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Using Reflection Activities to Bolster Program Impact

Author: Artie Maharaj, Program Evaluator, TSNE

You have built a program meant to transform, yet how do you measure the transformation that happens because of great program design? Whether working with a team to build out a logic model or reviewing findings at the end of a project, taking time to debrief with my evaluation colleagues and program teams has often been an opportunity and catalyst to reset, reaffirm, and adapt work for the better.  

Reflective practices can take on many shapes and sizes. Whether informal or formal, the goal of these practices is to take a pause on the day-to-day work of implementation and think critically about what your program is aiming to achieve. Are you on the right track? What changes can and/or should be made? In our evaluation and learning work with program teams, we have found that incorporating reflective practices can help:

  • Identify areas of success, consensus, tension, or misalignment
  • Better understand each other’s perspective
  • Make more informed programmatic decisions

Learn about a few reflection tools we use in evaluation work with our teams. 


Plus + Delta Activity

One of the easiest ways you can incorporate more reflection in your work is to think about what is working well and what you would change to improve a program, event, workshop, etc.  

Materials needed: Use a whiteboard and Post-its, an online whiteboard like Mural or Miro, or a shared Google doc. Create two columns with the following headings: What worked well? and What would you change?

How: Have your team spend 10 minutes writing down what worked well and what they would change about their program. After the team has shared their thoughts, facilitate a discussion with your team members by identifying common themes and areas you might want to prioritize in terms of making improvements. After reviewing the Plus/Delta, have the team generate a list of key action steps they would like to work on to improve their program.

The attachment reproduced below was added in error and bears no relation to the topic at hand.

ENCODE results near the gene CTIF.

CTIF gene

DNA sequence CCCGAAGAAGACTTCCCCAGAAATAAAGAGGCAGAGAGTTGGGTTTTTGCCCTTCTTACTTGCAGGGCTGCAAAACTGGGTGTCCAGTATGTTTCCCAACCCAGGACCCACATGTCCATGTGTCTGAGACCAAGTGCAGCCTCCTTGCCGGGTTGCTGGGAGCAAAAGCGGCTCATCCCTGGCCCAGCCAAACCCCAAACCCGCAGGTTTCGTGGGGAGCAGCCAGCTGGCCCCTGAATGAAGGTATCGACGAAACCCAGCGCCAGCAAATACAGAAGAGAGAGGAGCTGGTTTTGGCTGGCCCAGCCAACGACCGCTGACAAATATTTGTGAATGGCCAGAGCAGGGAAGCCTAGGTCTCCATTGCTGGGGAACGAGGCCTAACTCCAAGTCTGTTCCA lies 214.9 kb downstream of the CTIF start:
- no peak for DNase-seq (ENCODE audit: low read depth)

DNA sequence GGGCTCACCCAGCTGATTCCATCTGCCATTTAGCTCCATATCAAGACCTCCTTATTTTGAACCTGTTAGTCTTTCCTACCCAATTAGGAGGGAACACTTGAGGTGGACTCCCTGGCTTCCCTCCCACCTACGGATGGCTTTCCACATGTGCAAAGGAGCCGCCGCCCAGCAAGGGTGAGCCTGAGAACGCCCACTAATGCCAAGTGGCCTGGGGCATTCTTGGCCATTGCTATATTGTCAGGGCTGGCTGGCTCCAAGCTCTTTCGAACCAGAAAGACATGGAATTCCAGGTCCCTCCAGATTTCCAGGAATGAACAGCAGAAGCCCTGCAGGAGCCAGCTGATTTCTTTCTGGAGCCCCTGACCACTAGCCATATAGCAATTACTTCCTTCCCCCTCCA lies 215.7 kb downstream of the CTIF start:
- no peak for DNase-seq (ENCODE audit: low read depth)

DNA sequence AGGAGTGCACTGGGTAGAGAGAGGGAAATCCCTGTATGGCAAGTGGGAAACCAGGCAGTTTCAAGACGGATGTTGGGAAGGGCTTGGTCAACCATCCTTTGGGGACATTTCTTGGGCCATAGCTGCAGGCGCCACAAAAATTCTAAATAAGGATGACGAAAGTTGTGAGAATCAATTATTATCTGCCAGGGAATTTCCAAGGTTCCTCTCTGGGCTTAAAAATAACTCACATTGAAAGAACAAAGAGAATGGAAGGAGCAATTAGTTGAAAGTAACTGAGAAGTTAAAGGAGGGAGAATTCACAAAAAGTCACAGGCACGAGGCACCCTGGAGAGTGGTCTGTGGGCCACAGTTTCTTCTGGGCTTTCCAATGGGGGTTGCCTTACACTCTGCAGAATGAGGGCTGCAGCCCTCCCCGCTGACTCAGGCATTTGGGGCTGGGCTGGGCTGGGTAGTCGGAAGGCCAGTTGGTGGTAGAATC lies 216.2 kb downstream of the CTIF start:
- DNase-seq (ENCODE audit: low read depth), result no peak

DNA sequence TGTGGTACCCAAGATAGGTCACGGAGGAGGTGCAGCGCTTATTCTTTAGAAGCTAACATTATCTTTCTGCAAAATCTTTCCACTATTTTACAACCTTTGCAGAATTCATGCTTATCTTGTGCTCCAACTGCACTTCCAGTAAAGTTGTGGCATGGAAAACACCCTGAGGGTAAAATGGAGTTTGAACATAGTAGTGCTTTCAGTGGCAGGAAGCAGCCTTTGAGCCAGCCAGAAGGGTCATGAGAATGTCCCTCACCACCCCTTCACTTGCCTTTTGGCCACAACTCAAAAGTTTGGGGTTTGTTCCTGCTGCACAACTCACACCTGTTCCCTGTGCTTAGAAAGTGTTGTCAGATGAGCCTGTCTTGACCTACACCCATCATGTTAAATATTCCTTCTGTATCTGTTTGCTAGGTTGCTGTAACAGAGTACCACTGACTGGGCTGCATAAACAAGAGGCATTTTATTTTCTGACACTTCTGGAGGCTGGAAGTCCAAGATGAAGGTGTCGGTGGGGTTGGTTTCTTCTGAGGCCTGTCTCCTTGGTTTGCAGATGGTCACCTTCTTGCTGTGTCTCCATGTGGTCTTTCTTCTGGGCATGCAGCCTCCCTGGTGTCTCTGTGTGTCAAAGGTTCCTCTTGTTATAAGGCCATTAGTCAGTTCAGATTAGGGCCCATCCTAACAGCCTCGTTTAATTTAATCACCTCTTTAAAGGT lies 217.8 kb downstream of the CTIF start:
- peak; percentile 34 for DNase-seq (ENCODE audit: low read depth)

Data Dives  

Data dives are opportunities to share evaluation findings with program staff. In these sessions, staff have an opportunity to review key findings from a survey or focus group and ask questions along the way. In these sessions, staff have a chance to ask questions about the data, identify areas that resonate with their experiences, and add context to findings. By sharing data and providing teams with the opportunity to reflect together on the data, staff may offer ideas, reflections, and experiences that add context and nuance to the findings. Further, these types of sessions may help teams identify additional questions or areas for further investigation.  

Materials needed: Summary of key data from a project such as a post-program survey 

How: Create a slide deck with your key data findings and use graphs or images to share one key finding per slide. Alternatively, for an in-person experience, create a “data gallery walk” by posting key findings using easel sheets around the room, and ask team members to walk around and review the findings noting their observations, ideas, and questions. At the end of the session, hold a discussion and ask questions such as:   

  • What were the most surprising findings? How might you explain these findings? 
  • Was there anything that resonated with your experience or work?  
  • How your work might change based on these findings. 
  • What other questions do these findings lead you to be curious about? 


Best practices for engaging in reflective practices with your team  

  • Create protected time for reflection. We know program teams are busy. Build in opportunities and schedule for reflection. 
  • Schedule in-person time for reflection. When possible, creating space to reflect in person can be a great opportunity for teams to delve deeper into their work, get more creative, foster collaboration, and build meaningful relationships. If possible, schedule some time, plan a few reflection activities, bring some snacks, and get to work together.  
  • Create action steps. Toward the end of the reflection session, identify some key action steps to improve your work, have team members take the lead on action items, and set a date to check-in. 


Taking some time with your team to pause and reflect can be an opportunity to better understand how the work is going and generate ideas to improve, even in the immense work of program planning. From taking time at the end of a workshop engagement or program to collaborate with your team, to facilitating communication and opportunities to course-correct, programs can continue moving the work forward toward greater impact. For programs taking part in evaluation activities, we have found that creating these opportunities improve our evaluation design and data collection activities and provide additional context to our evaluation findings and recommendations. 

Please check out TSNE’s blog archives on learning and evaluation to learn more!